Remembering MF DOOM, Enigmatic, ‘Genius’ Rapper Loved By All

Art by Stephany Torres for Remezcla

Over two months after the sudden death of enigmatic rapper MF DOOM, his widow, Jasmine Dumile, posted the news on Instagram on New Year’s Eve. Comments were rife with shock as fans realized the 49-year-old died from unknown causes last Halloween. But, in good humor, DOOM’s cult following joked that the rapper would have likely preferred to depart on the symbolic holiday being that he dedicated his career to being a masked villain.

Before likening himself to armored Marvel anarchist Doctor Doom, MF DOOM’s early career started under the moniker Zev Love X as one-third of early ‘90s rap outfit KMD. While Zev Love X (born Daniel Dumile) was born in London, his family moved to Long Island shortly after his birth. KMD consisted of Onyx the Birthstone Kid and Dumile’s younger brother DJ Subroc.

Following the release of their debut album, Mr. Hood,in 1991, their rise to prominence took a nosedive in 1993 after Subroc was fatally struck while crossing the Long Island Expressway. Deep in mourning, KMD was dropped from their former label Elektra Records a week after Subroc’s death. Feeling duped by the music industry and on the verge of homelessness, Dumile went on a hiatus from 1994 to 1997, when he re-emerged as MF DOOM in New York City’s spoken word circuit.

MF DOOM solidified a loyal fanbase of diverse listeners around the world.

Prior to donning his signature gladiator mask, DOOM would wear pantyhose over his face while performing at open mic nights at Nuyorican Poets Café in Manhattan. It was at the Café that he performed his 1999 debut solo album Operation: Doomsday for the first time and, while DOOM was of Trinidadian and Zimbabwean heritage, he solidified a loyal fanbase of diverse listeners around the world—and especially in Latine communities—throughout his career.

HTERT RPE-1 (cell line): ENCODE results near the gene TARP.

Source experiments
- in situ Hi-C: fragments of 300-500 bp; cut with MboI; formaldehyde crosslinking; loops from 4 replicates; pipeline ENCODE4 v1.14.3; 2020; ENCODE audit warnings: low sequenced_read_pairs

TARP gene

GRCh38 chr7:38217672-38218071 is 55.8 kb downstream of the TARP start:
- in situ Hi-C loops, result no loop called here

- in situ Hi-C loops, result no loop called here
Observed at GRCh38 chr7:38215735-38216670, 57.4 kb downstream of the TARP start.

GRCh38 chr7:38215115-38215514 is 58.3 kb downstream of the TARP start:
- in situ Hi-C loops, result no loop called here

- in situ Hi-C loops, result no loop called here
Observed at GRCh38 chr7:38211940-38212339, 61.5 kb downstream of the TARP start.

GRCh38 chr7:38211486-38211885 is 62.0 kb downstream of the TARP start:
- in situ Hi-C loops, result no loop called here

Operation: Doomsday featured Puerto Rican and Cuban rapper Kurious, who DOOM would often collaborate with throughout his 30-year long career, last featured on “More Rhymin” from DOOM’s final solo album, Born Like This. The two were former members of the New York rap collective Monsta Island Czars, who only released one album, Escape from Monsta Island!, in 2003.

It was also Kurious who suggested that DOOM connect with DJ and radio host Bobbito Garcia—a member of the 80s hip-hop group Rock Steady Crew—to reintroduce himself in the rap circuit. Garcia and DOOM originally met in the early ‘90s, but it was then that DOOM segued back into music through Garcia’s boutique label Fondle ‘Em Records, which issued copies of DOOM singles and Operation: Doomsday.

Like Kurious, frequent DOOM collaborator Bronx-based rapper Chino XL memorialized his fallen friend on social media, referencing DOOM’s issues with reentering the United States after completing a European tour in 2010, and honoring his legacy as a “genius.”

You’ll never be forgotten, genius.

Hailing from the millennial generation of hip-hop, fellow Bronx rapper Wifisfuneral has a tattoo in the rapper’s metalface likeness. He also tweeted about DOOM, calling the rapper his “idol,” a sentiment shared by other DOOM fans.

DOOM’s unity with his Latine following was apparent through subtle nods in his music, like “Beef Rapp” from his 2004 album Mm..Food, where the rapper-producer sampled 1982 graffiti film Wild Style—a film in which the main protagonist was Zoro, played by Puerto Rican visual artist Lee Quiñones. Mm.. Food reacquainted DOOM with his ‘90s boom-bap inception and paid homage to historical Southern dishes through its salivating tracklist with songs like “Hoe Cakes” and “Gumbo.” Likening his hearty palette to verbally devouring subpar rappers, DOOM also titled songs like “Kon Carne” and “Kon Queso” after picante, chili-infused Mexican dishes.

While DOOM was regarded for his underground status as an elusive figurehead for the current lo-fi hip-hop generation, notable artists like Sango, Immortal Technique and more shared an outpour of grief and commemoration on social media over the past week:

For DOOM, commercial recognition and visibility were unwanted, but his cross-culture influence in hip-hop is infinite.